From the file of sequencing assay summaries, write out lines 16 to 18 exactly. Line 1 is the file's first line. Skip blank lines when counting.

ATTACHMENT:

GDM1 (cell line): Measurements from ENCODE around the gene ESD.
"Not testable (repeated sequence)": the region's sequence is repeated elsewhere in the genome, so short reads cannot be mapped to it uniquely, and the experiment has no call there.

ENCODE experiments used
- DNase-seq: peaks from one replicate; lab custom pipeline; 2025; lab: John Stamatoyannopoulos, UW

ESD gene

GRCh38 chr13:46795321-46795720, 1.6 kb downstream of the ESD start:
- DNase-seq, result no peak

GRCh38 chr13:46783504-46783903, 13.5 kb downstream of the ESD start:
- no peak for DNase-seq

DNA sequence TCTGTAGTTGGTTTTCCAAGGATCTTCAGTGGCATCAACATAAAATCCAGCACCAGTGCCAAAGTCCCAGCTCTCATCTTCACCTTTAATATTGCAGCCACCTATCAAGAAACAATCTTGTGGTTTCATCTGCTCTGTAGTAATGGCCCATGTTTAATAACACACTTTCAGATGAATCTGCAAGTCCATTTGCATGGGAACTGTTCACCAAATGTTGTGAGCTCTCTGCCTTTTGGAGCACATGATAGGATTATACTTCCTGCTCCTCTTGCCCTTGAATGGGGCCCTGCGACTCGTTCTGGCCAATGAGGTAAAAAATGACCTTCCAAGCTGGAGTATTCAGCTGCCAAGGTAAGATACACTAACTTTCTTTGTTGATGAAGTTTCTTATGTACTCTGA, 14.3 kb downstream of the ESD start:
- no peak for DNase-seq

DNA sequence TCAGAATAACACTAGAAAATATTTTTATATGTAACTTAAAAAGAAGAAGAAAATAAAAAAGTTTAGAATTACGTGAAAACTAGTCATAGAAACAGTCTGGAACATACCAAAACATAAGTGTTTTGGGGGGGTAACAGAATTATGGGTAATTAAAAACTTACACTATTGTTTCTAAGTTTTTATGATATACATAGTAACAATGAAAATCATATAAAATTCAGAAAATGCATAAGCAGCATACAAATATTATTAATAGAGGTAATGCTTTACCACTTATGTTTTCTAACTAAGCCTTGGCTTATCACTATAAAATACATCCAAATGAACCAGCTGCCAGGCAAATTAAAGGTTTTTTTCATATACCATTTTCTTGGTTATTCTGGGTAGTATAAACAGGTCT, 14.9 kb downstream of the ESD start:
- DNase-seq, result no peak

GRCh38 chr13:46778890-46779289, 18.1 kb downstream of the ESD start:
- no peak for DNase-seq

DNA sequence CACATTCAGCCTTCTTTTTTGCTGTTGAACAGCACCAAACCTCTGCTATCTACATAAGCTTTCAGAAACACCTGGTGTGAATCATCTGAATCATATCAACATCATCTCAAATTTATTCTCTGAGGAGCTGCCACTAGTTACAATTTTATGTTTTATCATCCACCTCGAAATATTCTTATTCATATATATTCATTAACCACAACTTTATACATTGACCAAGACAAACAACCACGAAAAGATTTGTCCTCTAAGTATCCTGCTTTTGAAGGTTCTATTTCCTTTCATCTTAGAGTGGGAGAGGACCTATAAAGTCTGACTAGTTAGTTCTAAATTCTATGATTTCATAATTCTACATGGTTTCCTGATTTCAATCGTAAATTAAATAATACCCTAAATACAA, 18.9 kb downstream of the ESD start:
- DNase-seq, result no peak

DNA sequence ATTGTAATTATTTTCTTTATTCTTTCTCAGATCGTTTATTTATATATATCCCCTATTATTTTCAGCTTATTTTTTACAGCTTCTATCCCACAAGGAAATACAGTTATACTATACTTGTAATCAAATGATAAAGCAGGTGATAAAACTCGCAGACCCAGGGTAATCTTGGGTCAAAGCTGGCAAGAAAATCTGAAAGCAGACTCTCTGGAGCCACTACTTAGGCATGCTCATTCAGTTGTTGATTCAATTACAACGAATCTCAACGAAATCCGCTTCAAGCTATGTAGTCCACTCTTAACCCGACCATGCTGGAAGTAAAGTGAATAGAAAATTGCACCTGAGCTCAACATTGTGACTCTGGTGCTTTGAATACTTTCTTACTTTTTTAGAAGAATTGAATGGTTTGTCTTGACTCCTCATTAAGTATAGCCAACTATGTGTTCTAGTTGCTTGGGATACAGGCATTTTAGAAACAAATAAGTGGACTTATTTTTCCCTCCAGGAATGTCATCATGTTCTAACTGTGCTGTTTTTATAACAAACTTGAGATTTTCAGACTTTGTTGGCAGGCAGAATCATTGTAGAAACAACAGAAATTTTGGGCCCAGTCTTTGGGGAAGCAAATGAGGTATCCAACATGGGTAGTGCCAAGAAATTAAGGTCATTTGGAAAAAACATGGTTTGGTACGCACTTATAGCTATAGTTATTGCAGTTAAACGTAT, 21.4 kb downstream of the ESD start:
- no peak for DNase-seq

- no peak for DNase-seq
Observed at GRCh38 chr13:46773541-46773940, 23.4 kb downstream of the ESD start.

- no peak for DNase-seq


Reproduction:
DNA sequence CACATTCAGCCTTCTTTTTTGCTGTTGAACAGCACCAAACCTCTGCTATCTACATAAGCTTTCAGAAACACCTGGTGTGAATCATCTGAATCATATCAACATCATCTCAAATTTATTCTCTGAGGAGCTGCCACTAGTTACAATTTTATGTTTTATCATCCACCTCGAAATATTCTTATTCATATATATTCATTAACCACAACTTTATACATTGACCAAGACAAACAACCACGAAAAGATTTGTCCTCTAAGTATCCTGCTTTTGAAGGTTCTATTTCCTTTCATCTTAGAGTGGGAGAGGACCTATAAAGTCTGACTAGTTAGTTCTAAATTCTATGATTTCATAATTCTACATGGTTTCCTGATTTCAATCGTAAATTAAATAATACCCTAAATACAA, 18.9 kb downstream of the ESD start:
- DNase-seq, result no peak

DNA sequence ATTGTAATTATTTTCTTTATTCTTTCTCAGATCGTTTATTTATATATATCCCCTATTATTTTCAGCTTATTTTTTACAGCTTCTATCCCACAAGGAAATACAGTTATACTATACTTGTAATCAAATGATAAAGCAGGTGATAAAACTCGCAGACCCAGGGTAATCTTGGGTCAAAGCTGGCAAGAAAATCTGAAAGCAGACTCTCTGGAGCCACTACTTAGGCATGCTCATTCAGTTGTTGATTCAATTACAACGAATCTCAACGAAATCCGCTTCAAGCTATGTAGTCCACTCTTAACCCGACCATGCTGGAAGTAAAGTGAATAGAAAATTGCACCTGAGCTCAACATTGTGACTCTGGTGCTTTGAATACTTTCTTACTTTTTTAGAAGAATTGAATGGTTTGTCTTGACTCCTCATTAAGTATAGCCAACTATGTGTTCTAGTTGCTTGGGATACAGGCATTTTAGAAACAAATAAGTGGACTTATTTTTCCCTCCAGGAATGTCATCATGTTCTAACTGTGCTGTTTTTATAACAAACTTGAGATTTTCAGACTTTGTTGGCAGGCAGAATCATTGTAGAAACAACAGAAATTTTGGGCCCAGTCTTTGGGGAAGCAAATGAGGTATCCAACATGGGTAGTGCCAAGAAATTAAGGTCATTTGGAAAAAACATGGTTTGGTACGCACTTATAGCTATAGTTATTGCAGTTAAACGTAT, 21.4 kb downstream of the ESD start: